vineyards post-harvest

Post-Harvest Work on Vineyards Critical to Next Season’s Yield

Once the harvest time is over, vines are allowed to rest and regroup until it’s time to grow grapes again. Good for the vines. They definitely deserve the rest. Managers of vineyards, on the other hand, have a lot to do post-harvest. There are several duties they need to complete to ensure the success of the crops for next year, from soil analysis to aerial assessment.

 

What do they need to do then?

 

 

Working the Vineyards Post-Harvest

 

 

Soil Assessment

For a long time, many winemakers believed that stressed vines produce grapes of higher quality. Because the land is different now, making the veins suffer would have the opposite outcome.

 

The next best step is to assess the soil’s needs for nutrients. Take a good look at the leaves and the vines. Their health and vigor, or the lack thereof, will tell you their actual conditions.

 

If the leaves brown and drop prematurely, salts may be causing mineral deposits. Leaf drop can also be caused by diseases, such as cotton root rot or downy mildew.

 

If the symptoms are only affecting older leaves near the fruit zone, the vines may be stressed due to a deficiency in mobile nutrients such as potassium or magnesium.

 

Drought and insufficient watering will also cause a lot of leaf necrosis. In areas where vines are in decline or have low vigor, the vines should be tested for problematic nematodes.

 

For each of these problems, there are solutions.

 

To counter mineral deposits caused by salts, for example, growers can apply heavy irrigation sets to push salts passed the root zone.

 

 

Plant Cover Crops

This is the best way to restore soil fertility and tilth in vineyards. Crops, such as grains, clovers, legumes, and perennial grasses attach to nitrogen-fixating bacteria in the soil and help increase organic matter, minimize weed growth, and maintain efficient water filtration.

 

By choosing the right cover crops to plant, vineyard managers can enhance the soil quality for next season.

 

 

Soil Boosting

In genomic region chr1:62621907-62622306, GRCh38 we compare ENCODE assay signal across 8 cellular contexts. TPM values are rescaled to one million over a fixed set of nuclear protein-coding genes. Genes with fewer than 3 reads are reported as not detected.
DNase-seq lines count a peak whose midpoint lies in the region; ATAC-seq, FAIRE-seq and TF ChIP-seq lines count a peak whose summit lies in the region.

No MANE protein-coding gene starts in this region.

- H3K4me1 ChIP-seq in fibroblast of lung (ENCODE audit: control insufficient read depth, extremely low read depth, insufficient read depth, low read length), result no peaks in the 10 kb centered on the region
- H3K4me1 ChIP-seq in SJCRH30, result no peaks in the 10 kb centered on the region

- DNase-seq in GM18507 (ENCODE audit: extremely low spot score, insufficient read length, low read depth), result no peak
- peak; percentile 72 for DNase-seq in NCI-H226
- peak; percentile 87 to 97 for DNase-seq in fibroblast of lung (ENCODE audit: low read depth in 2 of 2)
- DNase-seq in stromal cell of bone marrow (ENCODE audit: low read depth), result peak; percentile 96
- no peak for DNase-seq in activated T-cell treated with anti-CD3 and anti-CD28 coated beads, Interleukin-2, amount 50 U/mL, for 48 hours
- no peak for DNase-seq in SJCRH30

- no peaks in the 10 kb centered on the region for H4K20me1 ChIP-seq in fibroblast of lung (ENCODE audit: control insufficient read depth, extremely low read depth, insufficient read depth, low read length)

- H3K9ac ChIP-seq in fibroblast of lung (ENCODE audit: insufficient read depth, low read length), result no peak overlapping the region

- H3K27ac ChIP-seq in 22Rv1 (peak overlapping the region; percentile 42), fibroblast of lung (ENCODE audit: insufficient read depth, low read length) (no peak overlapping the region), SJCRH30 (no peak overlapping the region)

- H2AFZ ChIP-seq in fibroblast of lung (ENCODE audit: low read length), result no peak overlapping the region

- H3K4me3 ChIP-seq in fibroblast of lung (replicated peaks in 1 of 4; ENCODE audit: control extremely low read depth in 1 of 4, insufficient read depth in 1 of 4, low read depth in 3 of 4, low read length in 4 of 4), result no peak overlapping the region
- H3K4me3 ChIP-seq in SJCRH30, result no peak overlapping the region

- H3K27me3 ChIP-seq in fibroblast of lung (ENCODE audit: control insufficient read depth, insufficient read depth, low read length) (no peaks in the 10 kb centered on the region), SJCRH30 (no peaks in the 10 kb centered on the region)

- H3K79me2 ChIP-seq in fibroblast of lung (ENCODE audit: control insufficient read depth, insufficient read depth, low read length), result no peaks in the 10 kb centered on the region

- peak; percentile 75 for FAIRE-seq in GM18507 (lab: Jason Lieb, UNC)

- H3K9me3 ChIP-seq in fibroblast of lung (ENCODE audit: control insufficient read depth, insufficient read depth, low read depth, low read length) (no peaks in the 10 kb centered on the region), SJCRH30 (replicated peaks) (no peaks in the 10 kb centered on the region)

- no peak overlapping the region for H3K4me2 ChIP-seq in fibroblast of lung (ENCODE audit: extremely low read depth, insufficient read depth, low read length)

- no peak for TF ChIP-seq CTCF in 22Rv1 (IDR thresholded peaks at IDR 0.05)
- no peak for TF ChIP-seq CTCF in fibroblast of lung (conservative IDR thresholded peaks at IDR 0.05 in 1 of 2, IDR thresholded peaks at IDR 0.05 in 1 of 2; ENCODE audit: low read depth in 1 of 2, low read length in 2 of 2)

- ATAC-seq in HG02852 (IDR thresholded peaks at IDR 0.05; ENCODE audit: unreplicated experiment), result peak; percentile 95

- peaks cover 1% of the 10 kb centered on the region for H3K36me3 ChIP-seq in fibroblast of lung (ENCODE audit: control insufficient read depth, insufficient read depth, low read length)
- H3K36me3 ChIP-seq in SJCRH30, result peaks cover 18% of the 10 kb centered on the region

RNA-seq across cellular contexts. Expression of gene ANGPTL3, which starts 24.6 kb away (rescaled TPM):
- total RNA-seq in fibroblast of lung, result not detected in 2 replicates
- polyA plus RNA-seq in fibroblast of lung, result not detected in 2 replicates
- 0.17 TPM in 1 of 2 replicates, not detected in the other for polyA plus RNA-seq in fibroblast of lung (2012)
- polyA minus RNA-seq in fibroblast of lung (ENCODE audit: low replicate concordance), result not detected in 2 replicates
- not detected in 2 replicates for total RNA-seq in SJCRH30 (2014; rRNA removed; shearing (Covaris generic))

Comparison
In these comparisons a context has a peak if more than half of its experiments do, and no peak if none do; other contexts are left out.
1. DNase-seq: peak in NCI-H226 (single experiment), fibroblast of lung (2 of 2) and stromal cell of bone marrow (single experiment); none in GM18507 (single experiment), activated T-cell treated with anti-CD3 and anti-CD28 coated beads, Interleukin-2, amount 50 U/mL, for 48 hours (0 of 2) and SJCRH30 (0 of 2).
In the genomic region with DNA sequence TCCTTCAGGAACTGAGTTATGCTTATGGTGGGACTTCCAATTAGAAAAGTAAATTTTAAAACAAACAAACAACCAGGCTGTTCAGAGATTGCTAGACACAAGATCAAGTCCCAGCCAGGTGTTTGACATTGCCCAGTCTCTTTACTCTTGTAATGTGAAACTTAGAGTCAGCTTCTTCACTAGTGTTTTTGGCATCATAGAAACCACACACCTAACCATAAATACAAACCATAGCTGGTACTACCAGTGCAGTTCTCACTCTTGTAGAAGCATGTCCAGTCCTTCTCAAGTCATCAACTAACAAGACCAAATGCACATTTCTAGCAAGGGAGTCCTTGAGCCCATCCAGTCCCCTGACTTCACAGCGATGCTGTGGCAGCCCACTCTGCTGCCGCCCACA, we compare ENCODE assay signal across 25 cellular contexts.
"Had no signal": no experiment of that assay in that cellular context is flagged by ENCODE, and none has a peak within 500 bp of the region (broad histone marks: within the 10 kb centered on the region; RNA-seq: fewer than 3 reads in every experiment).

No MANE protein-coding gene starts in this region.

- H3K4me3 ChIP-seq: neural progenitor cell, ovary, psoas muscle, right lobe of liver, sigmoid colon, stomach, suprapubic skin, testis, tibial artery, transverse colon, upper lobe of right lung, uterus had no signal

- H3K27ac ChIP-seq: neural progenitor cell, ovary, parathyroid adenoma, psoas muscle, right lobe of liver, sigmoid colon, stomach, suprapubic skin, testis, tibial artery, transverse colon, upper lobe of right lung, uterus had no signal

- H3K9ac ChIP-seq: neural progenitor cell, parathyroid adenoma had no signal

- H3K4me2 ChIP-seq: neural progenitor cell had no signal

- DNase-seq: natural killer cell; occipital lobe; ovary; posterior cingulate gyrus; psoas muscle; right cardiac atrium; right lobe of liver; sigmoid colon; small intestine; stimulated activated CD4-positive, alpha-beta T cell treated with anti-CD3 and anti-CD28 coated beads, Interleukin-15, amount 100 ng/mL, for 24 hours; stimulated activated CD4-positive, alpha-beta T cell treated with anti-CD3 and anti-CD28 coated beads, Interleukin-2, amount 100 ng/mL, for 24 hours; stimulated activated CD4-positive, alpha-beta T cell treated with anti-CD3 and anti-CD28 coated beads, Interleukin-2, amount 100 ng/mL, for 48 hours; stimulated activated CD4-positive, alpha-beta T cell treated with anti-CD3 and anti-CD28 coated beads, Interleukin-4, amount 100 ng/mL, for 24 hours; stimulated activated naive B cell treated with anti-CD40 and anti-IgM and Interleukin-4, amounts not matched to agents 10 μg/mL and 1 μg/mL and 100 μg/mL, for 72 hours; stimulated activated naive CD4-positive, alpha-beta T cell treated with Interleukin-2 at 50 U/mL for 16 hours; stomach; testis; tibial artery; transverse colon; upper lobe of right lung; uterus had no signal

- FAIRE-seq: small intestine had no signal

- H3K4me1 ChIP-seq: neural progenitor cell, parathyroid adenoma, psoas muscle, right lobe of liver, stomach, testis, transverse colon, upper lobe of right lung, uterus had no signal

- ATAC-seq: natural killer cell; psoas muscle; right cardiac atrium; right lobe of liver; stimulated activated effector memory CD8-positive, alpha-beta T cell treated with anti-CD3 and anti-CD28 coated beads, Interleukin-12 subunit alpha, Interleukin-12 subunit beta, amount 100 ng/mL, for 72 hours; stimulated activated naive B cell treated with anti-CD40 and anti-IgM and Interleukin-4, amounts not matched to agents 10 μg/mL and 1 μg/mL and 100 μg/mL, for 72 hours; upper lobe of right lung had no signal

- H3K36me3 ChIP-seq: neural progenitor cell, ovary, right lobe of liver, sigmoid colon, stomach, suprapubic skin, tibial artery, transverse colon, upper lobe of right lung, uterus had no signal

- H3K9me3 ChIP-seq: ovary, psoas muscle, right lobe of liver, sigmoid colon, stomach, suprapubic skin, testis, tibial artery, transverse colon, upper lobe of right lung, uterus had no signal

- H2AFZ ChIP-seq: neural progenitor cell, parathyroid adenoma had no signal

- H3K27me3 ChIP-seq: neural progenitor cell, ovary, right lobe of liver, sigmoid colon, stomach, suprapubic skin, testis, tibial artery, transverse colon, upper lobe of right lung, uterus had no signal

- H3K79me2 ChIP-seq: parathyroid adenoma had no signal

Due to regulations designed to improve air quality, agricultural residue burning is no longer an option to boost soil.

 

This is why growers are encouraged to generate compost from post-harvest debris. Onsite composting is not only a sustainable and organic solution but also reduces erosion, eliminates debris, and improves terroir.

 

But because this process can be tricky, growers can also apply commercial fertilizer.

 

Whichever is the case, it is highly recommended that you use a service to test compost for a variety of parameters and to help mechanize the composting process.

 

 

Determine Vine Health

Observing the state of the vine and its canopy will provide insights on how effective the growing practices were. Post-harvest is also the best time to check for decline-related diseases that affect vines.

 

So, take a walk along the rows and test the vine and canopy.

 

Combine this with aerial drones that collect visual and spectral images, you can collect data that will help you adjust growing practices, if needed, for the next season.

 

 

Pre-Season Soil Analysis

This is performed to determine if the soil meets the array of nutrition parameters needed for a good yield. These include organic matter, nitrogen, salinity, calcium, phosphorus, potassium, zinc, manganese, and pH.

 

 

The analysis also includes a study of the soil, types, yield goal potential, and growing issues that vineyards are likely to encounter.

 

 

 


Speckle Rock Vineyards is located in beautiful Escondido, California and we’re happy to serve the following cities and counties and their surrounding areas in Southern California: Vista, Valley Center, San Marcos, Encinitas, Rancho Santa Fe, Ramona, Mesa Grande, Poway, Del Mar, Solana Beach, Carlsbad, and Temecula

best wineries - developing palate

Tips on Developing a Taste for Wine